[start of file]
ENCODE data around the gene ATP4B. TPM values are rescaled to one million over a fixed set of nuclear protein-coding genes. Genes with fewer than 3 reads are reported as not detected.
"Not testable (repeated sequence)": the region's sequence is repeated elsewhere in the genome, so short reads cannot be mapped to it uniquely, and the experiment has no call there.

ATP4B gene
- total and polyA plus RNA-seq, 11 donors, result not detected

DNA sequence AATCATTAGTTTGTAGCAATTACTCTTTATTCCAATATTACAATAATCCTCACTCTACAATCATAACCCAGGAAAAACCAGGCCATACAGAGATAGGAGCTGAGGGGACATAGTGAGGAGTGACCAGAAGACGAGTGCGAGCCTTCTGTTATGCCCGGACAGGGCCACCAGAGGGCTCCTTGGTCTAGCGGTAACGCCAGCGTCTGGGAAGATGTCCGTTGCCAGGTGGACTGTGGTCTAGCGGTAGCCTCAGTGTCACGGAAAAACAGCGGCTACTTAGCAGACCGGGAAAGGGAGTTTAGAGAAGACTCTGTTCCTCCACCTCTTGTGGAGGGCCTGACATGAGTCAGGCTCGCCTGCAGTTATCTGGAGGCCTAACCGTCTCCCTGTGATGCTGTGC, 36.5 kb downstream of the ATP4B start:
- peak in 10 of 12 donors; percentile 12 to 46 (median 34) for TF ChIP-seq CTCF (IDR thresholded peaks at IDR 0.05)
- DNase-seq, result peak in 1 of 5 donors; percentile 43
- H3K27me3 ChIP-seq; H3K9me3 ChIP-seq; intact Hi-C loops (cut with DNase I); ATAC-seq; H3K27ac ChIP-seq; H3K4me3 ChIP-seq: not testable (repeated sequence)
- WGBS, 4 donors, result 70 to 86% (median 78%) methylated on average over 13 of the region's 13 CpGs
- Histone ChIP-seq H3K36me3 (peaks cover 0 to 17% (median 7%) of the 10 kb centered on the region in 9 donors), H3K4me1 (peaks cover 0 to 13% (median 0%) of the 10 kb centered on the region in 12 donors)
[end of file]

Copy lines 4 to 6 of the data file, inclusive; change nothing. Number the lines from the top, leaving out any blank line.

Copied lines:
- total and polyA plus RNA-seq, 11 donors, result not detected

DNA sequence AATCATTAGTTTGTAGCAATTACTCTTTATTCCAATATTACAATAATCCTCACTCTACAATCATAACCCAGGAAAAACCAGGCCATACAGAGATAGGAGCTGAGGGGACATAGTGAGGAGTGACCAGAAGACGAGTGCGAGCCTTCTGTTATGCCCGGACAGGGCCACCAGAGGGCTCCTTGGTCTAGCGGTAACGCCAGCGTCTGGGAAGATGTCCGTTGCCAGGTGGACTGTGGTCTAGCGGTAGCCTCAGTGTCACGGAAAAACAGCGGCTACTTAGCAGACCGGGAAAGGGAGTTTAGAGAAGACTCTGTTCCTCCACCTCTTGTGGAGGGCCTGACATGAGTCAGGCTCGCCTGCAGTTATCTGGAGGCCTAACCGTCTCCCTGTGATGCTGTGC, 36.5 kb downstream of the ATP4B start:
- peak in 10 of 12 donors; percentile 12 to 46 (median 34) for TF ChIP-seq CTCF (IDR thresholded peaks at IDR 0.05)